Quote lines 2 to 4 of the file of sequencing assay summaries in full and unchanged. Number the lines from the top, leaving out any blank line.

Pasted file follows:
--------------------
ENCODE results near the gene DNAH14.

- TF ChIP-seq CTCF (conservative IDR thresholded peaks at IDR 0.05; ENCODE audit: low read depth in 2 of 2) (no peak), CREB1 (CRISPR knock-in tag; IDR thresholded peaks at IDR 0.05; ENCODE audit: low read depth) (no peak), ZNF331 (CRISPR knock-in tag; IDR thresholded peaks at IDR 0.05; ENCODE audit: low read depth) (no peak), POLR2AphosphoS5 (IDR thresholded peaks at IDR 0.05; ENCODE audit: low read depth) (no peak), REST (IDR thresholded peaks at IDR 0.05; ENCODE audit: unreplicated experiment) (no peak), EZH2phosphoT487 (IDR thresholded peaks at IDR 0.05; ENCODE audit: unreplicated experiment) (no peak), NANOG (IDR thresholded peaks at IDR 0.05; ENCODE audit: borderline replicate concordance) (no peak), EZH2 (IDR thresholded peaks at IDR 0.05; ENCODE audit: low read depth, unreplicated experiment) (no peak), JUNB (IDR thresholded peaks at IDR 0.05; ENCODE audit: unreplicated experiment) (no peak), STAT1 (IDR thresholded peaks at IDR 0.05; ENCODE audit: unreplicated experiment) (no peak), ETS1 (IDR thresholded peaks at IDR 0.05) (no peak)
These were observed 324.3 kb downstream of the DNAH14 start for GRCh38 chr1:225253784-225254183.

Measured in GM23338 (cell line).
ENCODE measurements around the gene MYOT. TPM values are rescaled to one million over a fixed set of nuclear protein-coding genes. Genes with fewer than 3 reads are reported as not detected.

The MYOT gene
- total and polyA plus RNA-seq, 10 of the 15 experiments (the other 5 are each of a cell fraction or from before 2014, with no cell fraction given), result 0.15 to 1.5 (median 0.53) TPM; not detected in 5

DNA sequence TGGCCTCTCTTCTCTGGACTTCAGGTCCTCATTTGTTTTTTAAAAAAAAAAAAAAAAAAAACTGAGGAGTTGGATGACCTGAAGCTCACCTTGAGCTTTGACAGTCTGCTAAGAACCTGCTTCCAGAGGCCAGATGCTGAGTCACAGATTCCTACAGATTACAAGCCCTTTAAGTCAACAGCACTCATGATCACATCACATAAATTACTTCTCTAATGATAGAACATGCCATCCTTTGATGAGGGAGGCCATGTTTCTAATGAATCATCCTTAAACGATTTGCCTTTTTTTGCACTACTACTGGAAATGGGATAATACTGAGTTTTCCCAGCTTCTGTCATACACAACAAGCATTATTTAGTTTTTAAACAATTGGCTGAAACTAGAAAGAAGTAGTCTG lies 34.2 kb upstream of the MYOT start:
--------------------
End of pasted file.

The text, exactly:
- TF ChIP-seq CTCF (conservative IDR thresholded peaks at IDR 0.05; ENCODE audit: low read depth in 2 of 2) (no peak), CREB1 (CRISPR knock-in tag; IDR thresholded peaks at IDR 0.05; ENCODE audit: low read depth) (no peak), ZNF331 (CRISPR knock-in tag; IDR thresholded peaks at IDR 0.05; ENCODE audit: low read depth) (no peak), POLR2AphosphoS5 (IDR thresholded peaks at IDR 0.05; ENCODE audit: low read depth) (no peak), REST (IDR thresholded peaks at IDR 0.05; ENCODE audit: unreplicated experiment) (no peak), EZH2phosphoT487 (IDR thresholded peaks at IDR 0.05; ENCODE audit: unreplicated experiment) (no peak), NANOG (IDR thresholded peaks at IDR 0.05; ENCODE audit: borderline replicate concordance) (no peak), EZH2 (IDR thresholded peaks at IDR 0.05; ENCODE audit: low read depth, unreplicated experiment) (no peak), JUNB (IDR thresholded peaks at IDR 0.05; ENCODE audit: unreplicated experiment) (no peak), STAT1 (IDR thresholded peaks at IDR 0.05; ENCODE audit: unreplicated experiment) (no peak), ETS1 (IDR thresholded peaks at IDR 0.05) (no peak)
These were observed 324.3 kb downstream of the DNAH14 start for GRCh38 chr1:225253784-225254183.

Measured in GM23338 (cell line).